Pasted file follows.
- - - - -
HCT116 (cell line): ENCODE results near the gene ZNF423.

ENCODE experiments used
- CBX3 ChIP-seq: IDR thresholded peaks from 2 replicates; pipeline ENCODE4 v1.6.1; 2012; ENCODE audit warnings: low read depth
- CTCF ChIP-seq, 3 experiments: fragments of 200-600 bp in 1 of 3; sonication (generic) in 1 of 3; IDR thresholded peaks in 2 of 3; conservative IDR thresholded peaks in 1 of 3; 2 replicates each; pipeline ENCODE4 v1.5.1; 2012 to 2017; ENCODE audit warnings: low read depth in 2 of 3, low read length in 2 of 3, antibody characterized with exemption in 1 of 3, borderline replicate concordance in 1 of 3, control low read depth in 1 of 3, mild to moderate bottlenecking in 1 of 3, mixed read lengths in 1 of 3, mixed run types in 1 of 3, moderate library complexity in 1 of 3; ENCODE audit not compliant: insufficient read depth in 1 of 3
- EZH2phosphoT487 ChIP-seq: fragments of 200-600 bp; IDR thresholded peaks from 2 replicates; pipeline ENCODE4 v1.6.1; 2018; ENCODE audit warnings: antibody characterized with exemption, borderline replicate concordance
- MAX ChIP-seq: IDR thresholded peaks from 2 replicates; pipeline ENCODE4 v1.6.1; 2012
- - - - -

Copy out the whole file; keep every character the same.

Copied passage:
HCT116 (cell line): ENCODE results near the gene ZNF423.

ENCODE experiments used
- CBX3 ChIP-seq: IDR thresholded peaks from 2 replicates; pipeline ENCODE4 v1.6.1; 2012; ENCODE audit warnings: low read depth
- CTCF ChIP-seq, 3 experiments: fragments of 200-600 bp in 1 of 3; sonication (generic) in 1 of 3; IDR thresholded peaks in 2 of 3; conservative IDR thresholded peaks in 1 of 3; 2 replicates each; pipeline ENCODE4 v1.5.1; 2012 to 2017; ENCODE audit warnings: low read depth in 2 of 3, low read length in 2 of 3, antibody characterized with exemption in 1 of 3, borderline replicate concordance in 1 of 3, control low read depth in 1 of 3, mild to moderate bottlenecking in 1 of 3, mixed read lengths in 1 of 3, mixed run types in 1 of 3, moderate library complexity in 1 of 3; ENCODE audit not compliant: insufficient read depth in 1 of 3
- EZH2phosphoT487 ChIP-seq: fragments of 200-600 bp; IDR thresholded peaks from 2 replicates; pipeline ENCODE4 v1.6.1; 2018; ENCODE audit warnings: antibody characterized with exemption, borderline replicate concordance
- MAX ChIP-seq: IDR thresholded peaks from 2 replicates; pipeline ENCODE4 v1.6.1; 2012